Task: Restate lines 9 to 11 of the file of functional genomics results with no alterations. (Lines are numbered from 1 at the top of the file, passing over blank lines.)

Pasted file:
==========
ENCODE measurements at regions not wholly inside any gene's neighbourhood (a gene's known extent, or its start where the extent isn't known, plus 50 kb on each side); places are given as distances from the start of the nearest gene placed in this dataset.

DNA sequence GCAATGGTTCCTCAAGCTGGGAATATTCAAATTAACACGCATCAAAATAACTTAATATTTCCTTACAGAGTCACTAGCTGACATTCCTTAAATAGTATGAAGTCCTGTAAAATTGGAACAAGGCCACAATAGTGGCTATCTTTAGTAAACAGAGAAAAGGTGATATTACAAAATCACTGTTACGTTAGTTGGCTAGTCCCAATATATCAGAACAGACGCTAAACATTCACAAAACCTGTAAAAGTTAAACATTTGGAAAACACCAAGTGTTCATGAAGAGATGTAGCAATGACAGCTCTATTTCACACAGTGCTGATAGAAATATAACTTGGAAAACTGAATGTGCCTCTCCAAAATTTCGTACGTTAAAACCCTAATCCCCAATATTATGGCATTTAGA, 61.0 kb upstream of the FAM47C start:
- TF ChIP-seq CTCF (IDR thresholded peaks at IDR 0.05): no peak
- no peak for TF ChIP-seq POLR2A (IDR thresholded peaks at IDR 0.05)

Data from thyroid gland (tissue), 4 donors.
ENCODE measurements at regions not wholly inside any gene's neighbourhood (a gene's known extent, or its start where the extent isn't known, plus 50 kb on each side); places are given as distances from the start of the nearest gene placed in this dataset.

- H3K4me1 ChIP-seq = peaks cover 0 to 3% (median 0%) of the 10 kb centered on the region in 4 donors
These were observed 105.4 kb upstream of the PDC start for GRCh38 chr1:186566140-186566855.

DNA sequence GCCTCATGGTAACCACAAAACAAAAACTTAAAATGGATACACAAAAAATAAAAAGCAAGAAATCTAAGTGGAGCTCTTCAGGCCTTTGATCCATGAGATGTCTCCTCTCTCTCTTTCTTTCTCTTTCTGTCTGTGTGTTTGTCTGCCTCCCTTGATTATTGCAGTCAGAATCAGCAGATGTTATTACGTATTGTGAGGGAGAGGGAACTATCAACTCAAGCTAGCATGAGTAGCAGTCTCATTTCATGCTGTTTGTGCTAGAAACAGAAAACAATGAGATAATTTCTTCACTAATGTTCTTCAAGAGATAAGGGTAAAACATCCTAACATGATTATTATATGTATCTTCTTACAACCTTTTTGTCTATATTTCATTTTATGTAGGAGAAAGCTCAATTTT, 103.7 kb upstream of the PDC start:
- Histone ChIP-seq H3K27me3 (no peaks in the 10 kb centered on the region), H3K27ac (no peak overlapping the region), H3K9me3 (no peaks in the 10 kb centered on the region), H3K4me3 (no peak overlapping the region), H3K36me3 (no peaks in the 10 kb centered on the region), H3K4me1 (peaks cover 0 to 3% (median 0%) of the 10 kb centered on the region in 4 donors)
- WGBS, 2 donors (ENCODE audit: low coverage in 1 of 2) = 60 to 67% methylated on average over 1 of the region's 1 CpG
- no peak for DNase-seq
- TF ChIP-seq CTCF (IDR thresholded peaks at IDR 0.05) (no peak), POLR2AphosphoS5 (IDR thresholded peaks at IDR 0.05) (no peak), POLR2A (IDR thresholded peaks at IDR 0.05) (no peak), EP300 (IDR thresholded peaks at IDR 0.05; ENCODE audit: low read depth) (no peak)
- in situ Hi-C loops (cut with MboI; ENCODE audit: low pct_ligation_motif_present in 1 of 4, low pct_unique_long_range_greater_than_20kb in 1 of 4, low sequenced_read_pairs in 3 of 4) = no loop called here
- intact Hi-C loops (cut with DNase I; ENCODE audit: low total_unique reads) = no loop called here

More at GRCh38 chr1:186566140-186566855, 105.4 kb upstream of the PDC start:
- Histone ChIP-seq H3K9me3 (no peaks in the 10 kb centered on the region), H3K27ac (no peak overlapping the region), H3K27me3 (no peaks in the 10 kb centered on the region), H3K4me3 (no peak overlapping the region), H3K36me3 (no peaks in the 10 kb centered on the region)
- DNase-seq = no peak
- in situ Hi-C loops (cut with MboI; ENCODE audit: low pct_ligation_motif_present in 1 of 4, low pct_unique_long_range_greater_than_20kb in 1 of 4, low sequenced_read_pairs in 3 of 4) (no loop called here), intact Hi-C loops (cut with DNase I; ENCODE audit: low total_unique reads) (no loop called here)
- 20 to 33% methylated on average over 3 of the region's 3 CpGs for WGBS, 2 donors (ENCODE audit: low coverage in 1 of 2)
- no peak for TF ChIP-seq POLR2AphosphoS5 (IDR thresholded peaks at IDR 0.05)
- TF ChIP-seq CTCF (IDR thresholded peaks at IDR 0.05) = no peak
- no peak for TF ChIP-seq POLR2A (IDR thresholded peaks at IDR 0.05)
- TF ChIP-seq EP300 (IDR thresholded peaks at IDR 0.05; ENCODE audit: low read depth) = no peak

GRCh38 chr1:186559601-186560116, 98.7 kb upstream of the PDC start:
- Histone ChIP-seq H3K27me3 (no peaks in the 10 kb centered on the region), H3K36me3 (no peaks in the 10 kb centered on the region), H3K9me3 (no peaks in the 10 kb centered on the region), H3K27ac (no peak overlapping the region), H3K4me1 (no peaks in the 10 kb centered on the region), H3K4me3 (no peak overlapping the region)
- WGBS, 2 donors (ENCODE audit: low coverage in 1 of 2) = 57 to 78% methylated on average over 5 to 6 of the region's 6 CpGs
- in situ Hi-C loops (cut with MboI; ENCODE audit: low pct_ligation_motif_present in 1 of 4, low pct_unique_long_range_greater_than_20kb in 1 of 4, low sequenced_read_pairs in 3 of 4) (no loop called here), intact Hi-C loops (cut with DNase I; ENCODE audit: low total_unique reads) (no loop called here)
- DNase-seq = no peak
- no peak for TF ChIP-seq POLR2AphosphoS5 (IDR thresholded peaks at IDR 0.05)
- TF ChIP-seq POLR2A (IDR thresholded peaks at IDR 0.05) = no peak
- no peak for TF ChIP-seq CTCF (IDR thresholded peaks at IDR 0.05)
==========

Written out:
DNA sequence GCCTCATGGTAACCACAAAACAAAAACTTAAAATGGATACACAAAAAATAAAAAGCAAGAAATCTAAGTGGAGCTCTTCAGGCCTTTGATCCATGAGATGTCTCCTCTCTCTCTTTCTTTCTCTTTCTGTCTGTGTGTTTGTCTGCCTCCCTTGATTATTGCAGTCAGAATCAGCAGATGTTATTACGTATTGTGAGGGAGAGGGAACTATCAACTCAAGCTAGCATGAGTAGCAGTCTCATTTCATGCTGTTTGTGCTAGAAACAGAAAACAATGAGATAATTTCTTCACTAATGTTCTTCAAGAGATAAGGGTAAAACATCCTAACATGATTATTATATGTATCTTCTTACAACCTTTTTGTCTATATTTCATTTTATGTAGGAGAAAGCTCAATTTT, 103.7 kb upstream of the PDC start:
- Histone ChIP-seq H3K27me3 (no peaks in the 10 kb centered on the region), H3K27ac (no peak overlapping the region), H3K9me3 (no peaks in the 10 kb centered on the region), H3K4me3 (no peak overlapping the region), H3K36me3 (no peaks in the 10 kb centered on the region), H3K4me1 (peaks cover 0 to 3% (median 0%) of the 10 kb centered on the region in 4 donors)
- WGBS, 2 donors (ENCODE audit: low coverage in 1 of 2) = 60 to 67% methylated on average over 1 of the region's 1 CpG